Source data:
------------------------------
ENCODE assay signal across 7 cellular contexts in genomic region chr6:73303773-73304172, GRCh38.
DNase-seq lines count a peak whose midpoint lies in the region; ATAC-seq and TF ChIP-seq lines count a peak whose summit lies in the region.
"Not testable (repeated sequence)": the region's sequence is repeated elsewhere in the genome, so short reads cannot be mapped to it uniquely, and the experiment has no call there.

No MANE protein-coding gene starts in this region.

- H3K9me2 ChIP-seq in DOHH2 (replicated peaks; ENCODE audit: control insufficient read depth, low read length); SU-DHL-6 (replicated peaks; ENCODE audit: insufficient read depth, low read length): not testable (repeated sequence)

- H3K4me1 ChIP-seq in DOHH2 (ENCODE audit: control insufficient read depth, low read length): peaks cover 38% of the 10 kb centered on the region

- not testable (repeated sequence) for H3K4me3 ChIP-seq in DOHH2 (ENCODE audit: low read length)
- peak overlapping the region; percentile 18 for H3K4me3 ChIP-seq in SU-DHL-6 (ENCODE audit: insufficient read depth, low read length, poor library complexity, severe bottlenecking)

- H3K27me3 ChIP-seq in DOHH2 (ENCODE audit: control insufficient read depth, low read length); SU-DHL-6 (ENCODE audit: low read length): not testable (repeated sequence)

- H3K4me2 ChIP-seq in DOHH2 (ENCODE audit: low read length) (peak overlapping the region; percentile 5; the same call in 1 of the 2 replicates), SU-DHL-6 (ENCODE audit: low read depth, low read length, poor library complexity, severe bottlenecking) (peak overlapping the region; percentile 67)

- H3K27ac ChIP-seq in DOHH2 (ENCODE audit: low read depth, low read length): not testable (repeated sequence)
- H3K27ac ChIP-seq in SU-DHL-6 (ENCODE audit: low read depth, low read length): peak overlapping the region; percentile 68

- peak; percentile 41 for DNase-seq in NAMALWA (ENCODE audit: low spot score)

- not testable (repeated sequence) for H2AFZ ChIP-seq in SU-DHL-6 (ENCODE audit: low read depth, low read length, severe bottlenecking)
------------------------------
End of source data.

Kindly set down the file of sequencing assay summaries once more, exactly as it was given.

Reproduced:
ENCODE assay signal across 7 cellular contexts in genomic region chr6:73303773-73304172, GRCh38.
DNase-seq lines count a peak whose midpoint lies in the region; ATAC-seq and TF ChIP-seq lines count a peak whose summit lies in the region.
"Not testable (repeated sequence)": the region's sequence is repeated elsewhere in the genome, so short reads cannot be mapped to it uniquely, and the experiment has no call there.

No MANE protein-coding gene starts in this region.

- H3K9me2 ChIP-seq in DOHH2 (replicated peaks; ENCODE audit: control insufficient read depth, low read length); SU-DHL-6 (replicated peaks; ENCODE audit: insufficient read depth, low read length): not testable (repeated sequence)

- H3K4me1 ChIP-seq in DOHH2 (ENCODE audit: control insufficient read depth, low read length): peaks cover 38% of the 10 kb centered on the region

- not testable (repeated sequence) for H3K4me3 ChIP-seq in DOHH2 (ENCODE audit: low read length)
- peak overlapping the region; percentile 18 for H3K4me3 ChIP-seq in SU-DHL-6 (ENCODE audit: insufficient read depth, low read length, poor library complexity, severe bottlenecking)

- H3K27me3 ChIP-seq in DOHH2 (ENCODE audit: control insufficient read depth, low read length); SU-DHL-6 (ENCODE audit: low read length): not testable (repeated sequence)

- H3K4me2 ChIP-seq in DOHH2 (ENCODE audit: low read length) (peak overlapping the region; percentile 5; the same call in 1 of the 2 replicates), SU-DHL-6 (ENCODE audit: low read depth, low read length, poor library complexity, severe bottlenecking) (peak overlapping the region; percentile 67)

- H3K27ac ChIP-seq in DOHH2 (ENCODE audit: low read depth, low read length): not testable (repeated sequence)
- H3K27ac ChIP-seq in SU-DHL-6 (ENCODE audit: low read depth, low read length): peak overlapping the region; percentile 68

- peak; percentile 41 for DNase-seq in NAMALWA (ENCODE audit: low spot score)

- not testable (repeated sequence) for H2AFZ ChIP-seq in SU-DHL-6 (ENCODE audit: low read depth, low read length, severe bottlenecking)